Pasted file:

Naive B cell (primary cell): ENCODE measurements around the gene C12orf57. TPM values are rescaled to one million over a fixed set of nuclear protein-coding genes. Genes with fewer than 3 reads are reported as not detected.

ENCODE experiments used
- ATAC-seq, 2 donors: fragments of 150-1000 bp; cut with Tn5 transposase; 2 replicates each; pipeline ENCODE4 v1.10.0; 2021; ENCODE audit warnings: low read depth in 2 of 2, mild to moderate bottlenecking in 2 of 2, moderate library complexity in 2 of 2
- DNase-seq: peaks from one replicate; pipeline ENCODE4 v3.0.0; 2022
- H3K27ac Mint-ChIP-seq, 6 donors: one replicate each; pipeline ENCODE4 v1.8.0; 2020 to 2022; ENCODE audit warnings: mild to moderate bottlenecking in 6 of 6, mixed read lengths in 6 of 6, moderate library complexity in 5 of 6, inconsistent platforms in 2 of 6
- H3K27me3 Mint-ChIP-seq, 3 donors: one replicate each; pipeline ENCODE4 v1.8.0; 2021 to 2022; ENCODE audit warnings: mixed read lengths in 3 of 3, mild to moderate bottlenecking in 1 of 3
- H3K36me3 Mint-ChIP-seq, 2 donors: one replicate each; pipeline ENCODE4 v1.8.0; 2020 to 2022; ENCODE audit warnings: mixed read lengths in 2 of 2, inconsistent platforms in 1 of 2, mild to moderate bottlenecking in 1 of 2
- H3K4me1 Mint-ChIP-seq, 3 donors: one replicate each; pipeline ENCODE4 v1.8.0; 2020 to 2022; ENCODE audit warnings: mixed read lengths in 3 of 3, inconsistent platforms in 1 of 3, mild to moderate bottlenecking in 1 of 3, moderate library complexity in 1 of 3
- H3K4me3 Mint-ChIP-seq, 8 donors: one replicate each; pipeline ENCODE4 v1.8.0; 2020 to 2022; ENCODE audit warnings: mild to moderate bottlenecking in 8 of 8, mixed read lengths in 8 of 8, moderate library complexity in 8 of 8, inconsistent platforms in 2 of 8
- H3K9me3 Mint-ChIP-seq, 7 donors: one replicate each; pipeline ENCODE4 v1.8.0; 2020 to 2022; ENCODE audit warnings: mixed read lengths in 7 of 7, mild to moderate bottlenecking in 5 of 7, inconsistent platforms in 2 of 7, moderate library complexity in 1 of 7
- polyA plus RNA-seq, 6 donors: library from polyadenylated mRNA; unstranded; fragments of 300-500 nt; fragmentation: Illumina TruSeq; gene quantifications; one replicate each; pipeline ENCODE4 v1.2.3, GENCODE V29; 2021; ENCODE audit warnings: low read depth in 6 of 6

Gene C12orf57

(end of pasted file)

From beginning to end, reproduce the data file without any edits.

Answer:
Naive B cell (primary cell): ENCODE measurements around the gene C12orf57. TPM values are rescaled to one million over a fixed set of nuclear protein-coding genes. Genes with fewer than 3 reads are reported as not detected.

ENCODE experiments used
- ATAC-seq, 2 donors: fragments of 150-1000 bp; cut with Tn5 transposase; 2 replicates each; pipeline ENCODE4 v1.10.0; 2021; ENCODE audit warnings: low read depth in 2 of 2, mild to moderate bottlenecking in 2 of 2, moderate library complexity in 2 of 2
- DNase-seq: peaks from one replicate; pipeline ENCODE4 v3.0.0; 2022
- H3K27ac Mint-ChIP-seq, 6 donors: one replicate each; pipeline ENCODE4 v1.8.0; 2020 to 2022; ENCODE audit warnings: mild to moderate bottlenecking in 6 of 6, mixed read lengths in 6 of 6, moderate library complexity in 5 of 6, inconsistent platforms in 2 of 6
- H3K27me3 Mint-ChIP-seq, 3 donors: one replicate each; pipeline ENCODE4 v1.8.0; 2021 to 2022; ENCODE audit warnings: mixed read lengths in 3 of 3, mild to moderate bottlenecking in 1 of 3
- H3K36me3 Mint-ChIP-seq, 2 donors: one replicate each; pipeline ENCODE4 v1.8.0; 2020 to 2022; ENCODE audit warnings: mixed read lengths in 2 of 2, inconsistent platforms in 1 of 2, mild to moderate bottlenecking in 1 of 2
- H3K4me1 Mint-ChIP-seq, 3 donors: one replicate each; pipeline ENCODE4 v1.8.0; 2020 to 2022; ENCODE audit warnings: mixed read lengths in 3 of 3, inconsistent platforms in 1 of 3, mild to moderate bottlenecking in 1 of 3, moderate library complexity in 1 of 3
- H3K4me3 Mint-ChIP-seq, 8 donors: one replicate each; pipeline ENCODE4 v1.8.0; 2020 to 2022; ENCODE audit warnings: mild to moderate bottlenecking in 8 of 8, mixed read lengths in 8 of 8, moderate library complexity in 8 of 8, inconsistent platforms in 2 of 8
- H3K9me3 Mint-ChIP-seq, 7 donors: one replicate each; pipeline ENCODE4 v1.8.0; 2020 to 2022; ENCODE audit warnings: mixed read lengths in 7 of 7, mild to moderate bottlenecking in 5 of 7, inconsistent platforms in 2 of 7, moderate library complexity in 1 of 7
- polyA plus RNA-seq, 6 donors: library from polyadenylated mRNA; unstranded; fragments of 300-500 nt; fragmentation: Illumina TruSeq; gene quantifications; one replicate each; pipeline ENCODE4 v1.2.3, GENCODE V29; 2021; ENCODE audit warnings: low read depth in 6 of 6

Gene C12orf57